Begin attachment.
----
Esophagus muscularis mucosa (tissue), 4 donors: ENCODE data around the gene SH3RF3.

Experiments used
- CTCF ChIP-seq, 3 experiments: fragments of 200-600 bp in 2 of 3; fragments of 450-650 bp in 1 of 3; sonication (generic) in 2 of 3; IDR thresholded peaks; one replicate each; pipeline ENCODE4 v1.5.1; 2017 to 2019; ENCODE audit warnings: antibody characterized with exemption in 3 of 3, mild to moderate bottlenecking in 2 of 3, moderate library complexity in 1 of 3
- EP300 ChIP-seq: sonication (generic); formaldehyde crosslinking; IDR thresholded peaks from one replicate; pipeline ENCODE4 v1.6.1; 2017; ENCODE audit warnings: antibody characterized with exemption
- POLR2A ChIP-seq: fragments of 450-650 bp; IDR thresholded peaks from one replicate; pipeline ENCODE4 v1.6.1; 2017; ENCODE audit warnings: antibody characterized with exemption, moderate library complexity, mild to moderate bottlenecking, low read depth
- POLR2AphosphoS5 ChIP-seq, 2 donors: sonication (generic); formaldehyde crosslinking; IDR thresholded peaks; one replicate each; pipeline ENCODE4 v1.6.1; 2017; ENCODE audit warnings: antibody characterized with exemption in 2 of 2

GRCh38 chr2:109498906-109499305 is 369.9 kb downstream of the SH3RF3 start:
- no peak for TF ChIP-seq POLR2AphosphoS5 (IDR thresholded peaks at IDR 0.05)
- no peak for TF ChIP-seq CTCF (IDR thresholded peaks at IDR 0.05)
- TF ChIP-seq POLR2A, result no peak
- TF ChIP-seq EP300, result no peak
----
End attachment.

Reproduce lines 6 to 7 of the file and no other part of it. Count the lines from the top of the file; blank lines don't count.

- POLR2AphosphoS5 ChIP-seq, 2 donors: sonication (generic); formaldehyde crosslinking; IDR thresholded peaks; one replicate each; pipeline ENCODE4 v1.6.1; 2017; ENCODE audit warnings: antibody characterized with exemption in 2 of 2

GRCh38 chr2:109498906-109499305 is 369.9 kb downstream of the SH3RF3 start: